Adam represents the point in Human development at which he, (mankind) has to begin making choices that will affect the condition of his soul. No other of God’s creatures must choose between right and wrong, good and evil, truth or lie, obedience or rebellion. THIS is what it means to be made in God’s image… we have life, and a soul, and the absolute ability to do with both whatever WE choose. And there are consequences for those choices. Adam and Eve failed miserably, because desire of self-will overrode the desire for God. It wasn’t god who separated Himself from them (us,) it was Man who made the choice to turn. Look at the events- temptation- a Serpent- has no actual power. Eve herself GIVES the power to the serpent.
In the story, God says, “you may not eat of this tree…” But when Eve is repeating the command for the serpent, she ADDS to it… to make God even more “unreasobnable.” She has already made up her mind when she says, "God said we may not eat of this tree, or even touch it…" … God didn’t say that. Eve did.
By the time the Serpent says, “Come on, you shall not ‘surely die…’” Eve’s already sinning inwardly. She’s rebelled in her heart, she’s lied. Eating of the “fruit” is merely the result of the sin she already committed… the sin of pride and rebellion, already there long before she stretches out her hand to take. And, naturally, Adam follows, his sin being moral weakness and the abdication of his responsibility as her husband. It was his JOB to say, “NO!” but he failed.
So this “original sin” isn’t so much the failure in the garden, the act of taking and eating the forbidden fruit; it’s the deliberate choice to reject God when tempted… and therein lies the whole of Human concupiscence… our sin nature.
In having to make these choices, in our freedom, we are made utterly in the image of God. That freedom is also the source of our sin nature.


[quote=edwest2]The Catechism states, “The account of the fall in Genesis 3 uses figurative language”

LOL…! Consistency, Ed, consistency! You’re gonna confuse the poor OP! :wink:

Here’s the answer the OP is looking for: despite the fact that we have ‘figurative language’ and literary forms like ‘myths’ and ‘epic poems’, the catechism reminds us that they nevertheless “affirm a primeval event, a deed that took place at the beginning of the history of man.”

In other words, despite the fact that the language is figurative, it does describe something real. Original sin isn’t just a made up story, it’s something that really happened to the first humans (whom the Bible names ‘Adam’ (or “man of the red earth”) and ‘Eve’ ("(mother) of all humans"). Did people with those exact names live as our first human ancestors? Perhaps, and perhaps not. But – and this is critical – there were first humans, and these first humans sinned against God; the effects of this first sin are felt by all their descendants.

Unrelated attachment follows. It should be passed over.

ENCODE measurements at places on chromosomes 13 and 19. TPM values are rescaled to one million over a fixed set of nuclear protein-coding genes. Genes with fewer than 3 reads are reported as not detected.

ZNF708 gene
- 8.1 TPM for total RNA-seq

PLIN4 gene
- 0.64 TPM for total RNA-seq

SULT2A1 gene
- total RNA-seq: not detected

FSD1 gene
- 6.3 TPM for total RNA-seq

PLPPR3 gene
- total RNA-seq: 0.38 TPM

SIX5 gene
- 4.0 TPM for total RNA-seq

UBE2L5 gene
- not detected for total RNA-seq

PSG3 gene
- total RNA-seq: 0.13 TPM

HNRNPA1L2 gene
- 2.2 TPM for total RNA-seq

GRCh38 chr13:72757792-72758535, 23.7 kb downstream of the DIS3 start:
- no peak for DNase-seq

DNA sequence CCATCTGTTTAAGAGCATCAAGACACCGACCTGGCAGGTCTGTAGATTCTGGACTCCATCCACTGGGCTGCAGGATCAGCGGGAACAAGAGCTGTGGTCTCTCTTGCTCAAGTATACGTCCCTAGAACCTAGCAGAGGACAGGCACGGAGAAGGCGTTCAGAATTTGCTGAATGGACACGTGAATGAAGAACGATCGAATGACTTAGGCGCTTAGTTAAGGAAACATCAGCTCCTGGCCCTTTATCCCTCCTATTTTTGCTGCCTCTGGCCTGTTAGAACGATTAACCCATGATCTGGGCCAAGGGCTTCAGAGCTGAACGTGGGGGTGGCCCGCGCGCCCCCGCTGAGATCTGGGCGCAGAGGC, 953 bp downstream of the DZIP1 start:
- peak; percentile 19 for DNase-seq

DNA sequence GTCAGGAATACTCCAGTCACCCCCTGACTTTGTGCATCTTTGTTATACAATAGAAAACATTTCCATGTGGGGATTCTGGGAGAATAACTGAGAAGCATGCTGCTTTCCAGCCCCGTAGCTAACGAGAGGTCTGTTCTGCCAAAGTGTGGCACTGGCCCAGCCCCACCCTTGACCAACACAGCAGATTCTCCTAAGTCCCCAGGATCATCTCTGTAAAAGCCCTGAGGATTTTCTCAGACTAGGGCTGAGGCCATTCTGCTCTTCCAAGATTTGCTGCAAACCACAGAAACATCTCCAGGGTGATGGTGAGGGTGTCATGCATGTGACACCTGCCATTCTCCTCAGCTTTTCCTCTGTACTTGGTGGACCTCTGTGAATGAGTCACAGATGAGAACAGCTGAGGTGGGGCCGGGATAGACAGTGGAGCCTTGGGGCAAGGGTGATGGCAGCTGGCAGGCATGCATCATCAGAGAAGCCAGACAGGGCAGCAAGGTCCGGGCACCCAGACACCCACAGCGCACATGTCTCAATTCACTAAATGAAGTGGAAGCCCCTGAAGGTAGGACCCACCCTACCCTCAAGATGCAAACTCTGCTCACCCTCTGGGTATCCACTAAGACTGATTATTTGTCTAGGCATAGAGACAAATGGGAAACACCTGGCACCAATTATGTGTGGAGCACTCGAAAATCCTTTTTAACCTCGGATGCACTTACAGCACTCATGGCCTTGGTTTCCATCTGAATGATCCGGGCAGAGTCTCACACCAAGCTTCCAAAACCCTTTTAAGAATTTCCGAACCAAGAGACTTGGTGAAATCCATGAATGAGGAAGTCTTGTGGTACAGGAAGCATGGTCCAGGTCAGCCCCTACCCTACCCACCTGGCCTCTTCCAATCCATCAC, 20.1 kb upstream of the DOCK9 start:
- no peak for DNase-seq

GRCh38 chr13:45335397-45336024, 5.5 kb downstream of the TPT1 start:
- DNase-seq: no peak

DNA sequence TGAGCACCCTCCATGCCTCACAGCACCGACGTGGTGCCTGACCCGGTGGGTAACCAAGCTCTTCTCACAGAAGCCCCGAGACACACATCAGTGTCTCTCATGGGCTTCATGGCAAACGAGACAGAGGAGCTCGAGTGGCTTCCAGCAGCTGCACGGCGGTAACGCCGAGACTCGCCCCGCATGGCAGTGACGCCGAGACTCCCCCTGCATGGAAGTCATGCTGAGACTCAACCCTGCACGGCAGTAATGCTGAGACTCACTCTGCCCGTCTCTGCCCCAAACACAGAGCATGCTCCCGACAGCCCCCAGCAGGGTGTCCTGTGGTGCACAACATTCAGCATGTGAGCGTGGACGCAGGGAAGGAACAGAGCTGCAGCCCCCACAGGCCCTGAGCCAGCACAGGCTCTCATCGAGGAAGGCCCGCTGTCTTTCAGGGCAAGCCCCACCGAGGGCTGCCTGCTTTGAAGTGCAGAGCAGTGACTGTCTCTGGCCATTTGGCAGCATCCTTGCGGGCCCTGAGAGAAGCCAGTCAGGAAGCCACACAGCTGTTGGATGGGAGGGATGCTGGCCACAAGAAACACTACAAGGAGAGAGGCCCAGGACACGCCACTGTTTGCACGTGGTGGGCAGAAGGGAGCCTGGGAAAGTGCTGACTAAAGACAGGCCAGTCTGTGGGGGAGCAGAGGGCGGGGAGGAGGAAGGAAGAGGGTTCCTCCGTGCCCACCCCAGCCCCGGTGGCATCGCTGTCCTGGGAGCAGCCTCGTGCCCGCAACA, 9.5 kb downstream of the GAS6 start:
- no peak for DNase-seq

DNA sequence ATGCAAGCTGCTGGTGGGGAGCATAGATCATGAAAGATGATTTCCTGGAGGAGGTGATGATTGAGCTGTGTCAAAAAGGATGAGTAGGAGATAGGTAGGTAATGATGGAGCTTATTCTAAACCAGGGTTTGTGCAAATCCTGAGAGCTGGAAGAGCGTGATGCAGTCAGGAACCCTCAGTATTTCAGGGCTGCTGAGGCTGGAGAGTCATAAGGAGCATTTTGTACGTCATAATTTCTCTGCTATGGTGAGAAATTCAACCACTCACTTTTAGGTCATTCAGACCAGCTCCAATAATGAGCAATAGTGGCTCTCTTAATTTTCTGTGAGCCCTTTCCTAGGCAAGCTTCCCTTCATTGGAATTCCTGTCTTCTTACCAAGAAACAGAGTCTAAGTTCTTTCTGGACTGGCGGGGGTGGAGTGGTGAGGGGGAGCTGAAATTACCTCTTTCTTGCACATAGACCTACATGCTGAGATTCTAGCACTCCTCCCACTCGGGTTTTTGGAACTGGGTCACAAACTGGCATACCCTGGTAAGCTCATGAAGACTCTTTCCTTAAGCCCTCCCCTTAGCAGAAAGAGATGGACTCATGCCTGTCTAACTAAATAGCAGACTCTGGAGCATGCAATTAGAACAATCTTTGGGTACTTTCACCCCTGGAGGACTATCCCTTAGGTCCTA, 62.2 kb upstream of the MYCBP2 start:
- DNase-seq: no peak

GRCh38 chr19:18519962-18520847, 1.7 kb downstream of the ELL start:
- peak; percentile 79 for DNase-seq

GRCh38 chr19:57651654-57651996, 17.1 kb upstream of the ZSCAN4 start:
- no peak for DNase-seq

The Bible records things God actually did. The Church has studied the Bible far more than anyone. Original Sin is in each of us as our own. There is no allegory. An individual Adam sinned.



Very nicely put. I would just like to add that the difference between a traditionalist and a non-traditionalist is this. The traditionalist accommodates the non-traditionalist school of thought though disagreeing. The non-traditionalist wants to convert the traditionalist but can’t. And as you rightly point out, the non-traditionalist will often find themselves walking a tight-rope of internal conflict.


This has nothing to do with being a traditionalist. This has to do with orthodoxy.

Orthodox Catholic teaching is that Genesis uses figurative language to describe actual events, and that Adam and Eve are two real people from who every human being descended.

That has nothing to do with traditionalism vs mainstream Catholicism.



I strongly disagree. While no one is suggesting original sin isn’t real- it clearly is- the story itself is just clearly a parable, one with two versions in two chapters of the same book, in fact, and the logical disconnects in it show it to be so. For example, OBVIOUSLY there were people other than Adam and his family around at the time. Either this is a parable, or God pulled another creation a few miles away and didn’t tell anyone. We see that much from the story itself!
We’re not talking about seven literal days, we’re not talking about a literal snake or actual physical “fruit.” This is pure parable. that’s the only way the narrative works.


I’m convinced that Adam and Eve were real people, the first man and woman God created, but I’m not so certain of some of posters here…


I’m not a strict literalist; yet, I would have to say that calling the creation stories ‘parables’ misses the mark of what the Church is trying to teach us. A parable, it would seem, is simply a story, meant to teach a truth without telling a true story; the catechism defines parables as “simple images or comparisons which confront the hearer or reader with a radical choice about his invitation to enter the Kingdom of God.” I would assert that the creation stories of Genesis 1 and Genesis 2 aren’t parables, per se, since they teach true stores (albeit in the medium of figurative language).

One other thing to note: although there are two creation stories (Genesis 1 and Genesis 2), there is only one fall of man story; therefore, your assertion about original sin doesn’t really follow from your claim about ‘two versions’…

For example, OBVIOUSLY there were people other than Adam and his family around at the time.

Why do you make this claim? It seems that you’re vacillating between ‘Scripture as myth’ and ‘Scripture as literal historical truth’! After all, if the point of the story is to tell us, in figurative language, about the sin of our first human parents, then naturally, the conclusion is that they are at the top of our family tree! To think otherwise does damage to the theology in play, here: how do we assess the presence of other humans? Do they not share in original sin? Do they share in it, as if they, too, sinned? Is the sin of Adam and Eve imputed to them through some mechanism?